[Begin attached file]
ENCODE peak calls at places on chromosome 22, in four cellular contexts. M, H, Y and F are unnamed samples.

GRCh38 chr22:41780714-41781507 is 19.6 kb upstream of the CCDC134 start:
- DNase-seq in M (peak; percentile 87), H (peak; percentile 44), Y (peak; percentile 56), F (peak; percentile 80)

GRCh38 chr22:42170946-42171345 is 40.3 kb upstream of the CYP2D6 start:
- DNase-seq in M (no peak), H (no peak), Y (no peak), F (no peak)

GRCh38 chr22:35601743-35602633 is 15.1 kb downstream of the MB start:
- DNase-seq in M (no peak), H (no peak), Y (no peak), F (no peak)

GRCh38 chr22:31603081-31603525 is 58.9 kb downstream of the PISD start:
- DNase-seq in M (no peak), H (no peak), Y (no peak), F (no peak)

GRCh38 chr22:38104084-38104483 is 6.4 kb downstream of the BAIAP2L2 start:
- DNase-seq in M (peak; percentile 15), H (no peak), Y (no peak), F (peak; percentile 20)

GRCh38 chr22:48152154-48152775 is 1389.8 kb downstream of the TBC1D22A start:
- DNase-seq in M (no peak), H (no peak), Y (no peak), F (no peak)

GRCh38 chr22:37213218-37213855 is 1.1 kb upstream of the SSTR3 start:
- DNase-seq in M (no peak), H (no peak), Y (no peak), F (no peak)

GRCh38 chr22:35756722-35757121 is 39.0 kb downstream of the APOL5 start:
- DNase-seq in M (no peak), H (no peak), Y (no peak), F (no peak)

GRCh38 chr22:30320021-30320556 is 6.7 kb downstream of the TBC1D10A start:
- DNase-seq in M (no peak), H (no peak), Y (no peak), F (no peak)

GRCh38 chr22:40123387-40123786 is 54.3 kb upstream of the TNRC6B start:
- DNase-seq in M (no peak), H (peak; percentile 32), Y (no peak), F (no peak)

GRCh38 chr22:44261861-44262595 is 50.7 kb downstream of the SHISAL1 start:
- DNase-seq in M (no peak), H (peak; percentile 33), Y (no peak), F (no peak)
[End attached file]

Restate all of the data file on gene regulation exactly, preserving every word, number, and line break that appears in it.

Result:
ENCODE peak calls at places on chromosome 22, in four cellular contexts. M, H, Y and F are unnamed samples.

GRCh38 chr22:41780714-41781507 is 19.6 kb upstream of the CCDC134 start:
- DNase-seq in M (peak; percentile 87), H (peak; percentile 44), Y (peak; percentile 56), F (peak; percentile 80)

GRCh38 chr22:42170946-42171345 is 40.3 kb upstream of the CYP2D6 start:
- DNase-seq in M (no peak), H (no peak), Y (no peak), F (no peak)

GRCh38 chr22:35601743-35602633 is 15.1 kb downstream of the MB start:
- DNase-seq in M (no peak), H (no peak), Y (no peak), F (no peak)

GRCh38 chr22:31603081-31603525 is 58.9 kb downstream of the PISD start:
- DNase-seq in M (no peak), H (no peak), Y (no peak), F (no peak)

GRCh38 chr22:38104084-38104483 is 6.4 kb downstream of the BAIAP2L2 start:
- DNase-seq in M (peak; percentile 15), H (no peak), Y (no peak), F (peak; percentile 20)

GRCh38 chr22:48152154-48152775 is 1389.8 kb downstream of the TBC1D22A start:
- DNase-seq in M (no peak), H (no peak), Y (no peak), F (no peak)

GRCh38 chr22:37213218-37213855 is 1.1 kb upstream of the SSTR3 start:
- DNase-seq in M (no peak), H (no peak), Y (no peak), F (no peak)

GRCh38 chr22:35756722-35757121 is 39.0 kb downstream of the APOL5 start:
- DNase-seq in M (no peak), H (no peak), Y (no peak), F (no peak)

GRCh38 chr22:30320021-30320556 is 6.7 kb downstream of the TBC1D10A start:
- DNase-seq in M (no peak), H (no peak), Y (no peak), F (no peak)

GRCh38 chr22:40123387-40123786 is 54.3 kb upstream of the TNRC6B start:
- DNase-seq in M (no peak), H (peak; percentile 32), Y (no peak), F (no peak)

GRCh38 chr22:44261861-44262595 is 50.7 kb downstream of the SHISAL1 start:
- DNase-seq in M (no peak), H (peak; percentile 33), Y (no peak), F (no peak)